First, there appears to be confusion as to whether it is applicable only to insurance for final expense and not to pre-need or applicable to all insurance policies. Second, as a practical matter, almost every life insurance policy sold in Virginia is likely to be based on some cost related to burial expenses. This probably places an unintended consequence on the VABOI by imposing a burden upon itself to review the marketing materials and advertisements of all insurance companies so as to equally apply this new regulation. Third, I believe that it is a regulation that adds unnecessary cost and burdens to all insurers doing business in Virginia, creates a new enforcement obligation upon the VABOI and may allow one portion of the marketplace (pre-need) to have a benefit over other life insurance companies who specifically market their product for final expense. Fourth, since this new regulation appears to be a result of a combination of the Code of Virginia, the old Chapter 40 of our Virginia Administrative Code and the NAIC Model Regulation (on this subject) it has become confusing to insurers. Finally, I would suggest that it is a solution looking for a problem that really does not exist in the Commonwealth of Virginia.
Hopefully our VABOI has been listening to comments from the entire industry and that either amendments to this new regulation or reconsideration and possible revocation could be in the near future.
Excess Funds for Medicaid Recipients. A funeral home director who operates his business in Virginia can legally establish an irrevocable trust for an individual for the purpose of paying for funeral and burial expenses. Under a "two-step" process, funds transferred from the individual to the funeral home are deemed a compensated transfer for value when the amount of the funds transferred does not exceed the value of the goods and services purchased. The entire amount of the trust is exempt from Medicaid eligibility when placed in an irrevocable trust by the funeral director.
The two-step process occurs when (a) the individual signs a pre-need contract with the funeral home director promising pre-payment in return for specific funeral merchandise and services and pays the agreed upon amount in the form of a direct cash payment or purchase of a life insurance policy or annuity to the funeral director; (b) then, the funeral home director in turn places the money, life insurance policy or annuity into a trust, established by a person other than the individual.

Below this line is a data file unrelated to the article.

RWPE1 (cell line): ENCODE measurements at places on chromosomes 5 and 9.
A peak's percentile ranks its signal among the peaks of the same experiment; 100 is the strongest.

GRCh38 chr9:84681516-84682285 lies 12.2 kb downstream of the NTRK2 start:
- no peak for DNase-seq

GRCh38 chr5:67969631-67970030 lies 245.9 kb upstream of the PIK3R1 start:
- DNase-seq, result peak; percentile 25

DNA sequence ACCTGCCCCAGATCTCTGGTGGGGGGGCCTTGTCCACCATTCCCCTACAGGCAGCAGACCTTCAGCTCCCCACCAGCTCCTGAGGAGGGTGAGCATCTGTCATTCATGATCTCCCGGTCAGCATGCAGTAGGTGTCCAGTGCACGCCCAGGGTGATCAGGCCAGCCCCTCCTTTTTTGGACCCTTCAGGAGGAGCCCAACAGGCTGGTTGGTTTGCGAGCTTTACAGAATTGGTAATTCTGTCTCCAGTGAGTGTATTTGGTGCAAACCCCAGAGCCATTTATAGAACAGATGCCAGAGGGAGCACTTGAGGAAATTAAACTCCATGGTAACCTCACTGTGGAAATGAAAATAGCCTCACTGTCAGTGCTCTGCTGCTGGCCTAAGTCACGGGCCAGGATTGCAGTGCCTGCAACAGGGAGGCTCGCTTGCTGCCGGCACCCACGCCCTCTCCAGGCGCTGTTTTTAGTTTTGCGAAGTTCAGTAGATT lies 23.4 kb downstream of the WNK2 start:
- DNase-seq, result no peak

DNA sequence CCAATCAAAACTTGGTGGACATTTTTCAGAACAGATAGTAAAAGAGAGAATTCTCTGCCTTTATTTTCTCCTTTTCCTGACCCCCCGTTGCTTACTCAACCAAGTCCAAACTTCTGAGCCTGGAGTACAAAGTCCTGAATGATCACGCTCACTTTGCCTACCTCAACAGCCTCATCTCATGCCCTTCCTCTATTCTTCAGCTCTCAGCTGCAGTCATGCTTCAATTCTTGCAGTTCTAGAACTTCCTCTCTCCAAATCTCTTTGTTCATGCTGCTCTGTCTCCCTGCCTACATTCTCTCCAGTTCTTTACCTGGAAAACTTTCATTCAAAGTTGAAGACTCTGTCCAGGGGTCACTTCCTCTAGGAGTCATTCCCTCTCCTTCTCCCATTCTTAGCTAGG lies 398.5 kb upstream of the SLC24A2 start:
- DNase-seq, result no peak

Virginia, as well as other states, are considering the situation where an individual who is a recipient of Medicaid, purchases a pre-need contract (either using all cash or funding it with insurance) and then dies and the decedent's beneficiaries elect to direct the funeral home director to provide a less expensive funeral than the one original contracted by the decedent. This "excess fund" or "Medicaid Reimbursement" topic is becoming a paramount issue in light of the economy and in light of the cut backs by the federal government and Medicaid funding to all states. New Jersey has a specific statute dealing with excess insurance proceeds or excess cash proceeds when placed in trust for a decedent who is a recipient of Medicaid.9 This statute is relatively specific and states that in the case of an irrevocable funeral trust (presumably a cash trust) of a decedent who is a Medicaid recipient "the entire remainder after the payment of funeral and burial goods and services shall be paid to the Division of Medical Assistance and Health Services in the Department of Human Services, as though the division were the purchaser of the trust." It further specifically applies to an irrevocably assigned "newly issued funeral insurance policy of a decedent who is a Medicaid recipient" and states that this policy will not be excluded as a resource unless the Division of Medical Assistance and Health Services is named the sole beneficiary of the policy. This statute further states that "as an alternative to being named beneficiary, (DMAS) can be named as a payee of the balance of any remaining monies subsequent to the delivery of funeral and burial goods and services, . . ."10 California and Ohio have provisions applicable to annuity contracts or life insurance policies making the individual's estate as an alternative beneficiary and thus presumably subject to Medicaid's ability to recover from the estate any funds in excess of the cost of a pre-need contract or funeral services.11 Although New York does not allow insurance to be used for pre-need contracts, it does allow cash trusts and it requires that the agreement have a provision that "if any money is left over after your funeral and burial expenses have been paid, it will go to the County."12 Similar to Virginia, New York probably delegates to its Counties the responsibility of handling all Medicaid eligibility and reimbursement issues. The new (effective July 1, 2011) Indiana statute on this Medicaid Reimbursement issue is pretty unique. It allows the state to use federal or state Medicaid funds to pay life insurance premiums and expenses for a Medicaid applicant or recipient who has irrevocably named the state as the beneficiary of an in force life insurance policy or assigned a life insurance policy to the state. It also provides that life insurance proceeds that exceed the amount of Medicaid benefits be paid to the beneficiary of the recipient and that the value of a life insurance policy owned by an applicant or recipient may not be considered in determining Medicaid eligibility if the applicant or recipient has irrevocably named the state as the beneficiary or assigned the life insurance policy to the state.13